From the psychology charged with studying how we think, how we make decisions and how we seek explanations for what we perceive, it is often said that human beings try to put ideas together to achieve a cohesive whole that does not leave no room for “ ambiguity or contradiction. .
This is suggested, for example, by studies on the Forer effect or confirmation bias. However, when it comes to the way we remember things, this system of coherent organization of reality goes far beyond: it tries to work not only with ideas, but also with emotions. This is what studies by the famous cognitive psychologist suggest Gordon H. Bower.
Memories and emotions
In the 1970s, Bower conducted research on how we store and recall memories based on mood. He asked a number of people to memorize lists of words with different moods. He then observed their differences in memorizing these words, as they also went through various moods.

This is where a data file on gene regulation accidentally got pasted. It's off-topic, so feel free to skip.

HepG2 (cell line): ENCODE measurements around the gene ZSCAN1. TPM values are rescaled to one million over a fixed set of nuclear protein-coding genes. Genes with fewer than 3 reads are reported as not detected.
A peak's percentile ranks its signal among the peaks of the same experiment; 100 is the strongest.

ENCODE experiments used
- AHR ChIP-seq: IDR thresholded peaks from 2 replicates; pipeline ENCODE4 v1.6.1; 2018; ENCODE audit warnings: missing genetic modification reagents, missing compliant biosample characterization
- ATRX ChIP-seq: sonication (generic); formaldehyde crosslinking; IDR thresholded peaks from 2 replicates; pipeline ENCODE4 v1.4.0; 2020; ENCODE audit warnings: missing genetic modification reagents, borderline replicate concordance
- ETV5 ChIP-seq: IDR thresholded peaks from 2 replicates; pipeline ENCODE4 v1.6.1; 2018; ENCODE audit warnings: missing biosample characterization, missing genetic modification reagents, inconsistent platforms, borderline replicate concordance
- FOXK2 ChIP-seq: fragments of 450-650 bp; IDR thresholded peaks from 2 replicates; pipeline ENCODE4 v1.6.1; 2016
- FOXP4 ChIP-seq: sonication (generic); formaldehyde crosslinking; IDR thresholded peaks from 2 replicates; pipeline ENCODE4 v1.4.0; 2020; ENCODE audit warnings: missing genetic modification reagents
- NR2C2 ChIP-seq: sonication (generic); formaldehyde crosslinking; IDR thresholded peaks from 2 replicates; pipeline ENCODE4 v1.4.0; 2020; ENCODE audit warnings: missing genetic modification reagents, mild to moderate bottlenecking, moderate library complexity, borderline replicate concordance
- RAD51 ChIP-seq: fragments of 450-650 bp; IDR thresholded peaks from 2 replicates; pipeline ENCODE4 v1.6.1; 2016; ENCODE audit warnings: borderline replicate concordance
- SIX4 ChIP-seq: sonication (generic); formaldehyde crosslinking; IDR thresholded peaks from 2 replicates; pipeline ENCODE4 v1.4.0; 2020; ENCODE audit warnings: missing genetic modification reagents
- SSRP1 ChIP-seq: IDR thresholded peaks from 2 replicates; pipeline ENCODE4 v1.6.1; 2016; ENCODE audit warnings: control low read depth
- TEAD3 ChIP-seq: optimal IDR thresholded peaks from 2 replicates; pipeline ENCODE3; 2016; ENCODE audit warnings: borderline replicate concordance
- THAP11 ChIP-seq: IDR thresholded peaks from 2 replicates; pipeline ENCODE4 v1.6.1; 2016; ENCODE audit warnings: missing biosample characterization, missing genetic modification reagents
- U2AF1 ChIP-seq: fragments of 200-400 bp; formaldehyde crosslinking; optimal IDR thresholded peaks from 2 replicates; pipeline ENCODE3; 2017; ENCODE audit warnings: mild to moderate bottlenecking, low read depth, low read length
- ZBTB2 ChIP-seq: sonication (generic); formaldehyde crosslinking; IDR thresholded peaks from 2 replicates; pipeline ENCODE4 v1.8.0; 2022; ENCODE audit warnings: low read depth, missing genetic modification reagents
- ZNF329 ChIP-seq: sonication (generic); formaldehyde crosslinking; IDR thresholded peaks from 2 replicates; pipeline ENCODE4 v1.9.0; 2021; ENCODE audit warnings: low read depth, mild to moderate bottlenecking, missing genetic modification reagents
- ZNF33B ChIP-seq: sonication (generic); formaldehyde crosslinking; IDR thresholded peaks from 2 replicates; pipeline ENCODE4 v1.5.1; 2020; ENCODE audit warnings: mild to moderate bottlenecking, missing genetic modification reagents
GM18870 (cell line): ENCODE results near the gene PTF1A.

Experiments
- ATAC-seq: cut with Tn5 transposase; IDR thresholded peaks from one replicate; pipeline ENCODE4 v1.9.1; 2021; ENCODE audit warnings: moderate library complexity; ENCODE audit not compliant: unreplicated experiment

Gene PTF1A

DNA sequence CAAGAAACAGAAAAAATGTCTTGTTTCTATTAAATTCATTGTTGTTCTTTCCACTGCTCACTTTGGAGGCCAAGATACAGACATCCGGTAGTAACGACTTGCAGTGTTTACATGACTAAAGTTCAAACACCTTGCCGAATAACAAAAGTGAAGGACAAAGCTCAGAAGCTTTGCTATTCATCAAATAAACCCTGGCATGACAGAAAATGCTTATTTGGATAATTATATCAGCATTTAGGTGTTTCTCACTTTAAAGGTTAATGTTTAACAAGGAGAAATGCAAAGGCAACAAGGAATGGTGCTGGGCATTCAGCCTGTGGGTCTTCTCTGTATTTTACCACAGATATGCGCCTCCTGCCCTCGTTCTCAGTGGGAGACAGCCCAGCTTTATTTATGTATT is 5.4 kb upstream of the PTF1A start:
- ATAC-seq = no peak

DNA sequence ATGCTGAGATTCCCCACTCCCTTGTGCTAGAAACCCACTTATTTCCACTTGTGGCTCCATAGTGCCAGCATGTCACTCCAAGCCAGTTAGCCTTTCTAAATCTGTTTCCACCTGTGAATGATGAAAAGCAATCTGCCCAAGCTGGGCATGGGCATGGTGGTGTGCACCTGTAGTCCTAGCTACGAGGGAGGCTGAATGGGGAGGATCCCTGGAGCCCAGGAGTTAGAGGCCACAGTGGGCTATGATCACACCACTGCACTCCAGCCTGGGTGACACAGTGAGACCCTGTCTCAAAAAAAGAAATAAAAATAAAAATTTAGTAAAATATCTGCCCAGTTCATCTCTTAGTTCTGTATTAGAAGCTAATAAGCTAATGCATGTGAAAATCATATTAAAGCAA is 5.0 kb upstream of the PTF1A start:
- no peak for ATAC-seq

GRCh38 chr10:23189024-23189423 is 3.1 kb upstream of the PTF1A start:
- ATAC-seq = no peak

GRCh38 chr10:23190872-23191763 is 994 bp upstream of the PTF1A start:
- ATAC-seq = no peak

This way found a tendency to remember things memorized more easily in a mood similar to the one we have when talking about. Being sad will make it easier for us to bring up ideas or experiences that were stored in our memory while we are sad, and so are other moods.
Likewise, our mood will affect when we select what we keep in mind: what information will be the most important for their later retrieval. So, being in a good mood, we will pay more attention to the things that we value as positive, and it will be those memories that are most easily brought up afterwards. Bower called for this whole phenomenon “congruent mood treatment“, Or” treatment according to the mood “.
The imprint on memory
In short, someone could say that we tend to evoke memories that do not contradict what we think or perceive at a given moment … And yet that would be an incomplete explanation, because it does not go to the point. – beyond the explanation of this coherence which to do with the logical structuring of ideas, the rational. Gordon H. Bower’s work speaks to us of a kind of coherence that enters the realm of emotions. The emotional state definitely leaves its mark on the memory.